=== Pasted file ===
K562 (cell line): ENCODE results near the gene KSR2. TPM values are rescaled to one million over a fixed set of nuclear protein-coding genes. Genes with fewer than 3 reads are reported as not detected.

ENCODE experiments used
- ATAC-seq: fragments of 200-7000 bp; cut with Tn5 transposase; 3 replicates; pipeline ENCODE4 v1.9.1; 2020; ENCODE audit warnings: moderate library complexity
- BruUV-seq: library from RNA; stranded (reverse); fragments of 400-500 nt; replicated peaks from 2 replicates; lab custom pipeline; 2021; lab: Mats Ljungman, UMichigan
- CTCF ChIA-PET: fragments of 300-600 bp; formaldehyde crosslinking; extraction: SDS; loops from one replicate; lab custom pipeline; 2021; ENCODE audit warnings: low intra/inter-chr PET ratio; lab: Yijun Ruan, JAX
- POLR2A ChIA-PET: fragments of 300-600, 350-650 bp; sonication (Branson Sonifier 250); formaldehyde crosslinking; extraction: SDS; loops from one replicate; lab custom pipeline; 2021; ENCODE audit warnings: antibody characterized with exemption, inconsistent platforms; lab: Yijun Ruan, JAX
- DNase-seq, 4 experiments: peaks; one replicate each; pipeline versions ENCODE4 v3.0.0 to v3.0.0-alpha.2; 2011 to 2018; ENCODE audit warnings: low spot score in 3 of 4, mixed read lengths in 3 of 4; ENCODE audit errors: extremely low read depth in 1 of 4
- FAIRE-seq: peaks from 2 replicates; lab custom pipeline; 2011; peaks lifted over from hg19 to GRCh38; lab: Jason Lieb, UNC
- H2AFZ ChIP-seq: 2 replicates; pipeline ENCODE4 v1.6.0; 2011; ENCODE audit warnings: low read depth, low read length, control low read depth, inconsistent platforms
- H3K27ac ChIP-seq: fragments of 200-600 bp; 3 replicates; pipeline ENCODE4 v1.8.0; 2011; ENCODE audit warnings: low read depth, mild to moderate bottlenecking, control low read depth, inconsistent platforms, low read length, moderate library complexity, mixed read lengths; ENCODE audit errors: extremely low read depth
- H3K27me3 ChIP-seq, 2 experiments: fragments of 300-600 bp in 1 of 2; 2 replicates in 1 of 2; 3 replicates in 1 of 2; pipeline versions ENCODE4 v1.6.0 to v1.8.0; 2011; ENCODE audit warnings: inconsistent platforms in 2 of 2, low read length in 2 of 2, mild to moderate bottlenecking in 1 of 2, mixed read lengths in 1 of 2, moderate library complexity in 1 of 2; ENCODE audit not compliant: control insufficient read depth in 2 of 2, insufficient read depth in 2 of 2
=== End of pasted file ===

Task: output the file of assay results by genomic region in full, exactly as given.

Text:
K562 (cell line): ENCODE results near the gene KSR2. TPM values are rescaled to one million over a fixed set of nuclear protein-coding genes. Genes with fewer than 3 reads are reported as not detected.

ENCODE experiments used
- ATAC-seq: fragments of 200-7000 bp; cut with Tn5 transposase; 3 replicates; pipeline ENCODE4 v1.9.1; 2020; ENCODE audit warnings: moderate library complexity
- BruUV-seq: library from RNA; stranded (reverse); fragments of 400-500 nt; replicated peaks from 2 replicates; lab custom pipeline; 2021; lab: Mats Ljungman, UMichigan
- CTCF ChIA-PET: fragments of 300-600 bp; formaldehyde crosslinking; extraction: SDS; loops from one replicate; lab custom pipeline; 2021; ENCODE audit warnings: low intra/inter-chr PET ratio; lab: Yijun Ruan, JAX
- POLR2A ChIA-PET: fragments of 300-600, 350-650 bp; sonication (Branson Sonifier 250); formaldehyde crosslinking; extraction: SDS; loops from one replicate; lab custom pipeline; 2021; ENCODE audit warnings: antibody characterized with exemption, inconsistent platforms; lab: Yijun Ruan, JAX
- DNase-seq, 4 experiments: peaks; one replicate each; pipeline versions ENCODE4 v3.0.0 to v3.0.0-alpha.2; 2011 to 2018; ENCODE audit warnings: low spot score in 3 of 4, mixed read lengths in 3 of 4; ENCODE audit errors: extremely low read depth in 1 of 4
- FAIRE-seq: peaks from 2 replicates; lab custom pipeline; 2011; peaks lifted over from hg19 to GRCh38; lab: Jason Lieb, UNC
- H2AFZ ChIP-seq: 2 replicates; pipeline ENCODE4 v1.6.0; 2011; ENCODE audit warnings: low read depth, low read length, control low read depth, inconsistent platforms
- H3K27ac ChIP-seq: fragments of 200-600 bp; 3 replicates; pipeline ENCODE4 v1.8.0; 2011; ENCODE audit warnings: low read depth, mild to moderate bottlenecking, control low read depth, inconsistent platforms, low read length, moderate library complexity, mixed read lengths; ENCODE audit errors: extremely low read depth
- H3K27me3 ChIP-seq, 2 experiments: fragments of 300-600 bp in 1 of 2; 2 replicates in 1 of 2; 3 replicates in 1 of 2; pipeline versions ENCODE4 v1.6.0 to v1.8.0; 2011; ENCODE audit warnings: inconsistent platforms in 2 of 2, low read length in 2 of 2, mild to moderate bottlenecking in 1 of 2, mixed read lengths in 1 of 2, moderate library complexity in 1 of 2; ENCODE audit not compliant: control insufficient read depth in 2 of 2, insufficient read depth in 2 of 2